SISAL HEMP, Agave fourcroyoides and sisalana. Thegrowing plants resemble the century plant, though the leaves are more slender and spear-like; they measure three and one-half to five feet long, and four to five inches wide, the general average being four to four and one-half inches. The prod uct is a structural fibre derived from the older leaves, the first cuttings for fibre being made when the plants are five years old from the date of setting out in the field. The filament is yellowish white, straight, smooth and clean, sisal ranking second to manilla in value as a cordage fibre. It is a native of Yucatan, which furnishes the bulk of the world's supply, and the Bahamas, and very recently Hawaii has contributed a little. It is found (introduced) in many parts of Mexico proper, throughout the West Indies and in Central and South America. It was introduced into Florida by Perrine, 'in 1836, and into the Bahamas by Nesbit, in 1845, Yucatan plants being used, and into Hawaii, from Florida, in 1893. The growth of the plant, experimental or other wise, has been extended to many parts of the world, commercial cultivation having been at tempted in India and on the west coast of Africa.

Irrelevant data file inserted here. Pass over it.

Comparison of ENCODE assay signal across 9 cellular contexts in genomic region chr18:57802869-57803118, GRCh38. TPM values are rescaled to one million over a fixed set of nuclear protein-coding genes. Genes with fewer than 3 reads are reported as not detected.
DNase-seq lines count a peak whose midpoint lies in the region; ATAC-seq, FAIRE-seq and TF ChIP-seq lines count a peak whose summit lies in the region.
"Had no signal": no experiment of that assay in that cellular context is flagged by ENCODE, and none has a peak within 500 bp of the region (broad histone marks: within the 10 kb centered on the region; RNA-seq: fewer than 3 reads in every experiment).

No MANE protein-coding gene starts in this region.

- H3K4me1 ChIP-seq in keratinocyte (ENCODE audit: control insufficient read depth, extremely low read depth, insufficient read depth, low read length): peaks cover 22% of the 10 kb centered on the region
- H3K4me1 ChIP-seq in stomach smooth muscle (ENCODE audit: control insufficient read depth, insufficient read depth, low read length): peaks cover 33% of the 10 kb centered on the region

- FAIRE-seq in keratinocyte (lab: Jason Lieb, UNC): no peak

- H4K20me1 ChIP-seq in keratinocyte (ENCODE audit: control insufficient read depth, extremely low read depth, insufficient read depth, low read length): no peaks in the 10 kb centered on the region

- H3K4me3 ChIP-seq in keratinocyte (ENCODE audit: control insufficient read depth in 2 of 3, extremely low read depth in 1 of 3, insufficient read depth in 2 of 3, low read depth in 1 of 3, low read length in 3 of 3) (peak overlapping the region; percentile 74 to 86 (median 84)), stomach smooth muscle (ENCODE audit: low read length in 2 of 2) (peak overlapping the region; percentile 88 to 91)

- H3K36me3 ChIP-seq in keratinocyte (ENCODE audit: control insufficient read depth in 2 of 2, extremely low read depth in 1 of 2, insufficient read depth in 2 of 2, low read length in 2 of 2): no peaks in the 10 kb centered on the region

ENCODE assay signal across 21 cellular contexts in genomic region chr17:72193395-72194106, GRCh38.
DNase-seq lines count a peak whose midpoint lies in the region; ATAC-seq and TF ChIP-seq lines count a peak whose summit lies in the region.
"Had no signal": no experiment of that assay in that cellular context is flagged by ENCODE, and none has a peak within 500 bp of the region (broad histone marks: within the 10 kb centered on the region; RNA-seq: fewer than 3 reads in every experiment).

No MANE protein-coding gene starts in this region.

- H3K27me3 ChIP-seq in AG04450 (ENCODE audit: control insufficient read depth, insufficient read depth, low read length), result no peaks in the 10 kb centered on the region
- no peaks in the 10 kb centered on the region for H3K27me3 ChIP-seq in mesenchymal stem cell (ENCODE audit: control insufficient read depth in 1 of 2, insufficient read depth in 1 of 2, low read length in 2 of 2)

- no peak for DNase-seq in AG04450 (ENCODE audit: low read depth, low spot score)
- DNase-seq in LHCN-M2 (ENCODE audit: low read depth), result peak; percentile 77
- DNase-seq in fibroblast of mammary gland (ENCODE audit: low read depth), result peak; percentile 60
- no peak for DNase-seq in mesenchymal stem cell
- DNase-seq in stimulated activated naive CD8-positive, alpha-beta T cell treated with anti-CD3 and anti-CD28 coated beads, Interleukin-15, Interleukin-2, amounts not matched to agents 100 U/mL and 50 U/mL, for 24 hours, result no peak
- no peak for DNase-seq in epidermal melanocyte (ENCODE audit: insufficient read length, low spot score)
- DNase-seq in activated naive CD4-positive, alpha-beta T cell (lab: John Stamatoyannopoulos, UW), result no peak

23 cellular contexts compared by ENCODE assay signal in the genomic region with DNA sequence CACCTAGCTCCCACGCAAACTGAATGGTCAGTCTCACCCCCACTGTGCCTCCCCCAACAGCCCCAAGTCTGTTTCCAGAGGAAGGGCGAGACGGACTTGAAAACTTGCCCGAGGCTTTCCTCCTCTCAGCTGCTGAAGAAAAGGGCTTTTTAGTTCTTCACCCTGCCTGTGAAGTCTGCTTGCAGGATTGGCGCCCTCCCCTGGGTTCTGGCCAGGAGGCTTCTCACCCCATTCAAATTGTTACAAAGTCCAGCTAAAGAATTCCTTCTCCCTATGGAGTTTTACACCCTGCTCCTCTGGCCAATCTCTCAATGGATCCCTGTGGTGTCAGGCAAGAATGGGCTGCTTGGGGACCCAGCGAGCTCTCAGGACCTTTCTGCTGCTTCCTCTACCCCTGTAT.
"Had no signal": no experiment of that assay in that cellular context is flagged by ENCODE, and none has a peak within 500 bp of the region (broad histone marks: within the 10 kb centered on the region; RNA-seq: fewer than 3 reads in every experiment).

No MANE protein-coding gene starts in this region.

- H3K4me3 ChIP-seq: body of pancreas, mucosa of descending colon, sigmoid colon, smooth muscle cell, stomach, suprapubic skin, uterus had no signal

The commercial supply of the United States is derived mainly from Yucatan. In Florida the plants are found growing semi-wild in small tracts, both on the keys and the east and west coasts of the mainland. Small attempts have been
made from time to time to establish an indus try, but it is doubtful if the culture could be made to pay in Florida, especially in competi tion with the vast sisal hemp farms of Yuca tan. The Yucatan industry is centred at Merida, 20 miles south of Progreso, the port of shipment. On the larger farms systems of miniature railways are laid down for the trans portation of the bundles of cut leaves from the fields to the central factories, where the clean ing or scraping process is effected by power ful machines. The operation consists merely of removing the epidermis and soft cellular tissue, which leaves the fibre clean and white; it is then dried in the sun and baled for market, Sisal hemp and manila hemp make up the bulk of the hard fibre used for cordage in the United States, the larger portion of the sisal going into binder twine for binding the grain crop, though considerable rope is made from it for inland use.
Consult Special Reports (Nos. 1 and 5) ; Fi bre Investigations, Department of Agriculture; American Supplement) (No. 1,837, 2 Aug. 1902) ; Bulletins Royal Gardens, Kew; Bulletin (No. 4) Hawaiian Agricultural Ex periment Station, Honolulu; and James M. Rae, (Report on the Fibre Industry of the Ba hamas) (Nassau 1891). See BAHAMAS; COR DAGE; FIBRE; HEMP; YUCATAN.